The molecules of air inside of an inflated balloon are very far apart and moving rapidly. They collide with other molecules and with the inside surface of the balloon. The volume of the balloon remains constant because the pressure caused by the air molecules colliding with the inside surface of the balloon equals the pressure caused by atmospheric molecules colliding with the outside surface of the balloon.
At normal temperature and pressure the air in a balloon behaves according to the Kinetic Molecular Theory of Gases, which states the following:
1. The molecules of a gas have insignificant volume compared to the distances between them. They are considered dimensionless points.
2. Gas molecules are in rapid, random motion. Collisions between gas molecules are perfectly elastic. Energy is transferred between molecules during collisions but no energy is lost.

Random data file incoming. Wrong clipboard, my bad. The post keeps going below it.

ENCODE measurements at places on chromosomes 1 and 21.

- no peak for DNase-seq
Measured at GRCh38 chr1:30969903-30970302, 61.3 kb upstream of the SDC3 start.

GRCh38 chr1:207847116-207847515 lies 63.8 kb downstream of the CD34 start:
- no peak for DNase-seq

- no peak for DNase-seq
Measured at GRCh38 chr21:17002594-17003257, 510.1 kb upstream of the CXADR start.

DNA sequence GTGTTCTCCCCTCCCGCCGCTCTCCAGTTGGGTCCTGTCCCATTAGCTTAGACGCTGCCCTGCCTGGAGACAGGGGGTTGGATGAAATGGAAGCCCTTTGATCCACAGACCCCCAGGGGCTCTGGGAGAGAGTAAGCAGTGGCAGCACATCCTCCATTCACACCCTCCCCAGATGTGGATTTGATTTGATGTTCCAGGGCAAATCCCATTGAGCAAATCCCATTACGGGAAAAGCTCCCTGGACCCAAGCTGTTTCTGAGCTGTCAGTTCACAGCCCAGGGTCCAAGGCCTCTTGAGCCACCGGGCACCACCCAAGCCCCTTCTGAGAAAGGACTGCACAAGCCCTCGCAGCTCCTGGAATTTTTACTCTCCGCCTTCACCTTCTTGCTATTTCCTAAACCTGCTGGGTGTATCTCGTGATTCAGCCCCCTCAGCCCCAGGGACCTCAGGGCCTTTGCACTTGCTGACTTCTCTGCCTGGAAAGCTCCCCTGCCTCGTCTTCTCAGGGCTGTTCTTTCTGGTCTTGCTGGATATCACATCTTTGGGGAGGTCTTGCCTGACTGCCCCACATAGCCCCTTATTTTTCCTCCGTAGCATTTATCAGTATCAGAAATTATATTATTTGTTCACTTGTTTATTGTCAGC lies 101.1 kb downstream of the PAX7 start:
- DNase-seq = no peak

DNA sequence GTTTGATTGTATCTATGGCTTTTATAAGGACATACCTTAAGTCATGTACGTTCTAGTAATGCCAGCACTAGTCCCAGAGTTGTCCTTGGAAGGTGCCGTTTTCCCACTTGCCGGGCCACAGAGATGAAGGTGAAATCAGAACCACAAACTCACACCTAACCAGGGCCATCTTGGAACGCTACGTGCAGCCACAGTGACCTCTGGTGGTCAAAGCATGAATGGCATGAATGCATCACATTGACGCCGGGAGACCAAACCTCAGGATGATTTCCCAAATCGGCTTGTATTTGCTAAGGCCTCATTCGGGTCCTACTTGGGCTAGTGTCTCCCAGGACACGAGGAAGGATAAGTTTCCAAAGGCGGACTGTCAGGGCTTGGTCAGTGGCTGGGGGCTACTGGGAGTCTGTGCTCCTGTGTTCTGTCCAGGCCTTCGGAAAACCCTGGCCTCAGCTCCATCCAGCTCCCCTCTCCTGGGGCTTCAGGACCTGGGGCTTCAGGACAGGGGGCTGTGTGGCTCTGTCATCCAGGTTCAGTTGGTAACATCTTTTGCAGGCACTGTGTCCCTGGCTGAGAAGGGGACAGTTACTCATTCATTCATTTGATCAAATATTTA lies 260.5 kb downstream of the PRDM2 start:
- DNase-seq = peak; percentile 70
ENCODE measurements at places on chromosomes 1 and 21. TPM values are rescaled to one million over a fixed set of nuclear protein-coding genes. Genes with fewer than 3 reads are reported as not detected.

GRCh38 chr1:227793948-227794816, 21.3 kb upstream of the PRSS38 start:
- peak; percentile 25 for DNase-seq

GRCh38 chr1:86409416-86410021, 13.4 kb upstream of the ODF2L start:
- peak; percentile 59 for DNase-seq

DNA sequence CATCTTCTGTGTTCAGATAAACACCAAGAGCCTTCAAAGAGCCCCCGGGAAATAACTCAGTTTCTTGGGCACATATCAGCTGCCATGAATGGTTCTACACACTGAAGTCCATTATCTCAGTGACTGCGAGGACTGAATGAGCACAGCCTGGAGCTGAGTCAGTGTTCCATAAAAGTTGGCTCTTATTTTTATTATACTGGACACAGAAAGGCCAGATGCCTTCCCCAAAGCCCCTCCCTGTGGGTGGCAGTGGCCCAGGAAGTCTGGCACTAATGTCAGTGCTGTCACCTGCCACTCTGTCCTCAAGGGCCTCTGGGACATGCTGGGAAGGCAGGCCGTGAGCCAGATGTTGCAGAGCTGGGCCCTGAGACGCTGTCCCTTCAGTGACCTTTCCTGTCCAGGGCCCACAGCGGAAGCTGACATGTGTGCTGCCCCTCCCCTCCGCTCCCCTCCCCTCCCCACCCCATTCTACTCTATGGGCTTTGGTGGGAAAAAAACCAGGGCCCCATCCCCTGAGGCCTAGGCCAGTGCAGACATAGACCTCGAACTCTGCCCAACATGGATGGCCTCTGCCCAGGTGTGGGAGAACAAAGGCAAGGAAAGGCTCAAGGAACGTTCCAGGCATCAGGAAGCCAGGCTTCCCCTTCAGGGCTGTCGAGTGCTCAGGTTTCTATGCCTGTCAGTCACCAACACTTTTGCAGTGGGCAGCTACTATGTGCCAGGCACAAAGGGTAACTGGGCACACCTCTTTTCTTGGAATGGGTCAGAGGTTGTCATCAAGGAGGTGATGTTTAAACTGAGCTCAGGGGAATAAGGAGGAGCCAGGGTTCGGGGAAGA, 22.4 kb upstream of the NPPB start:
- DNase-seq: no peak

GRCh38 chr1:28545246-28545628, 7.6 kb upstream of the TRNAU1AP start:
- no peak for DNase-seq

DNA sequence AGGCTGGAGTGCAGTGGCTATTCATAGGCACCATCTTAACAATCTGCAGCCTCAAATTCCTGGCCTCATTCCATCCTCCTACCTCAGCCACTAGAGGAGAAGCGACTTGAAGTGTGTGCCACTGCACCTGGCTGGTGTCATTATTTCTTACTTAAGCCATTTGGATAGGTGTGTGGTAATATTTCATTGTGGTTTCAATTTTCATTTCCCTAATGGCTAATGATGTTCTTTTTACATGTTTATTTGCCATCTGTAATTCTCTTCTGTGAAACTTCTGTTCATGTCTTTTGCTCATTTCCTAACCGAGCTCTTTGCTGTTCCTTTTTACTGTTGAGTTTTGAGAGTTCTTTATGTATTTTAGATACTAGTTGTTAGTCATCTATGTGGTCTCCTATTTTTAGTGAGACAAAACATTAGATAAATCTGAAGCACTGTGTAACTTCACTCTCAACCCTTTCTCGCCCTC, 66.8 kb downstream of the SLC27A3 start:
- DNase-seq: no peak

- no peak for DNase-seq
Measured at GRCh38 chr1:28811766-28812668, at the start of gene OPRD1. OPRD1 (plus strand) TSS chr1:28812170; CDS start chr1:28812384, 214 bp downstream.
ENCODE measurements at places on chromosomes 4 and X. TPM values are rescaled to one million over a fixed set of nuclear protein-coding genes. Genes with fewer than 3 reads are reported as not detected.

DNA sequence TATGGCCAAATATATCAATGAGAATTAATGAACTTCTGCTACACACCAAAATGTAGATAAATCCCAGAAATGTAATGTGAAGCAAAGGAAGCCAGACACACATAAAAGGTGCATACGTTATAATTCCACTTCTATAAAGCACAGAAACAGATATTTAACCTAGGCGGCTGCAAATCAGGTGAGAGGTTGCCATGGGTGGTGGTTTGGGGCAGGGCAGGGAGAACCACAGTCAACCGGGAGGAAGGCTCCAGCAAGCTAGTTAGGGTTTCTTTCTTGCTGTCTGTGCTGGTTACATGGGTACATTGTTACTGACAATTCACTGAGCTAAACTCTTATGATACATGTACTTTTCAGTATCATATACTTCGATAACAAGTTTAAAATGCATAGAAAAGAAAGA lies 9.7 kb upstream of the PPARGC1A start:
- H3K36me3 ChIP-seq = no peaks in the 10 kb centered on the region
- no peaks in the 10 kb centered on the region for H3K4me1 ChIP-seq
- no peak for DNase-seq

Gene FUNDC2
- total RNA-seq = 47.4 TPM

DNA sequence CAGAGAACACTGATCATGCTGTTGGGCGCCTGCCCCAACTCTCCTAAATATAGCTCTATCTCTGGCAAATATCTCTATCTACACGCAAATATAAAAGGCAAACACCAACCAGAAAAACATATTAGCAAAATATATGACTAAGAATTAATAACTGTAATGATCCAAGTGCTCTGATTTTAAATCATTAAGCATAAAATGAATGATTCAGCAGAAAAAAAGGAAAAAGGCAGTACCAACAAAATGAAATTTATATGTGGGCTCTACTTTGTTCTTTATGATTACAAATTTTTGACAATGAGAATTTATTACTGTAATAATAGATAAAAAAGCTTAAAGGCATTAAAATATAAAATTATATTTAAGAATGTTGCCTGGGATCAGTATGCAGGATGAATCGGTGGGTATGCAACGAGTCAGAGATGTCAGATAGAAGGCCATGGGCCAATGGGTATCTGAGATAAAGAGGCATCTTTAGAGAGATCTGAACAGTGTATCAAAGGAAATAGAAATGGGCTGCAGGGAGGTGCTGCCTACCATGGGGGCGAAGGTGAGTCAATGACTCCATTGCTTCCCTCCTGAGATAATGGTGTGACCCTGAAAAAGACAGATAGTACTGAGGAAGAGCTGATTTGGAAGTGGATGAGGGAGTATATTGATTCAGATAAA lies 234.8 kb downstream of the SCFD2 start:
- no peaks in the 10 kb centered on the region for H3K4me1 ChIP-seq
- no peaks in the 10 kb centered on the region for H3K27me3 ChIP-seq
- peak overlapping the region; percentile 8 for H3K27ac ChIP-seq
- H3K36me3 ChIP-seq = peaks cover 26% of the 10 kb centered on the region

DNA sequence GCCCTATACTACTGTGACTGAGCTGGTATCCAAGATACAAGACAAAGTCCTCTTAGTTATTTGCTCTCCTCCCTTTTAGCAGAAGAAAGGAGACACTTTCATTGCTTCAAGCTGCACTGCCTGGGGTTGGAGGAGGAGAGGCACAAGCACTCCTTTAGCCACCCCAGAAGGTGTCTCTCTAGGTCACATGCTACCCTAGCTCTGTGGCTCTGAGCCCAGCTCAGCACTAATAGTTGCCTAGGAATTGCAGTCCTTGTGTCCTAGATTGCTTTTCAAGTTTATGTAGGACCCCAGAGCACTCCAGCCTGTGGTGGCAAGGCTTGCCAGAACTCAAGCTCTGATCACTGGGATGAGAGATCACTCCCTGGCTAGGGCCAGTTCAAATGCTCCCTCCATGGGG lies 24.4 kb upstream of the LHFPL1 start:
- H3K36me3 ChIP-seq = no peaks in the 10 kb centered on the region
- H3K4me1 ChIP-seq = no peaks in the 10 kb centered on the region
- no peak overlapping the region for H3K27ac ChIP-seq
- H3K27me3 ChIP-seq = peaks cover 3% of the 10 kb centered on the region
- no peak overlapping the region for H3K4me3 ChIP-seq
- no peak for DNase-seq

3. There are no forces of attraction or repulsion between gas molecules.
4. The average kinetic energy of molecules in a sample of gas is proportional to the Kelvin temperature of the sample.
5. Gas particles move in a straight-line motion
If the temperature of the air in the balloon increases the molecules move faster and have more collisions. The volume of the balloon increases as the molecules collide more frequently with its inside surface. Conversely, when the air in the balloon is cooled the molecules slow down and the volume of the balloon decreases.
Chang, Raymond. Chemistry. 10th ed. New York: McGraw-Hill, 2010. Print.